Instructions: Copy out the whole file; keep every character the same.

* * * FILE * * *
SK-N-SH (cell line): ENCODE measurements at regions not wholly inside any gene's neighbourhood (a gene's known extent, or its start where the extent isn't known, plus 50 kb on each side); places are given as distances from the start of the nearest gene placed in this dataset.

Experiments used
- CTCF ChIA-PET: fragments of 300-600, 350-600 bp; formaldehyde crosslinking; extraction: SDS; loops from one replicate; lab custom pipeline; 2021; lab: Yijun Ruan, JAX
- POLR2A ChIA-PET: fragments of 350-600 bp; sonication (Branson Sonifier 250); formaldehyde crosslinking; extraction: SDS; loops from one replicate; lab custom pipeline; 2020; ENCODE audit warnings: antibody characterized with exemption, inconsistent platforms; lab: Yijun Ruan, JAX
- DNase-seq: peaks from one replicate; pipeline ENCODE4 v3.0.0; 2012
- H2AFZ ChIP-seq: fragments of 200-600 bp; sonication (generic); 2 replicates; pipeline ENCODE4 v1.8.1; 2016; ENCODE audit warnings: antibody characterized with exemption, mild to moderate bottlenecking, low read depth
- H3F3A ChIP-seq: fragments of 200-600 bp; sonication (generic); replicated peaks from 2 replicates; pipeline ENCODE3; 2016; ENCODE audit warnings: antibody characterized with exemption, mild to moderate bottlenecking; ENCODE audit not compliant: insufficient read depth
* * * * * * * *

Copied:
SK-N-SH (cell line): ENCODE measurements at regions not wholly inside any gene's neighbourhood (a gene's known extent, or its start where the extent isn't known, plus 50 kb on each side); places are given as distances from the start of the nearest gene placed in this dataset.

Experiments used
- CTCF ChIA-PET: fragments of 300-600, 350-600 bp; formaldehyde crosslinking; extraction: SDS; loops from one replicate; lab custom pipeline; 2021; lab: Yijun Ruan, JAX
- POLR2A ChIA-PET: fragments of 350-600 bp; sonication (Branson Sonifier 250); formaldehyde crosslinking; extraction: SDS; loops from one replicate; lab custom pipeline; 2020; ENCODE audit warnings: antibody characterized with exemption, inconsistent platforms; lab: Yijun Ruan, JAX
- DNase-seq: peaks from one replicate; pipeline ENCODE4 v3.0.0; 2012
- H2AFZ ChIP-seq: fragments of 200-600 bp; sonication (generic); 2 replicates; pipeline ENCODE4 v1.8.1; 2016; ENCODE audit warnings: antibody characterized with exemption, mild to moderate bottlenecking, low read depth
- H3F3A ChIP-seq: fragments of 200-600 bp; sonication (generic); replicated peaks from 2 replicates; pipeline ENCODE3; 2016; ENCODE audit warnings: antibody characterized with exemption, mild to moderate bottlenecking; ENCODE audit not compliant: insufficient read depth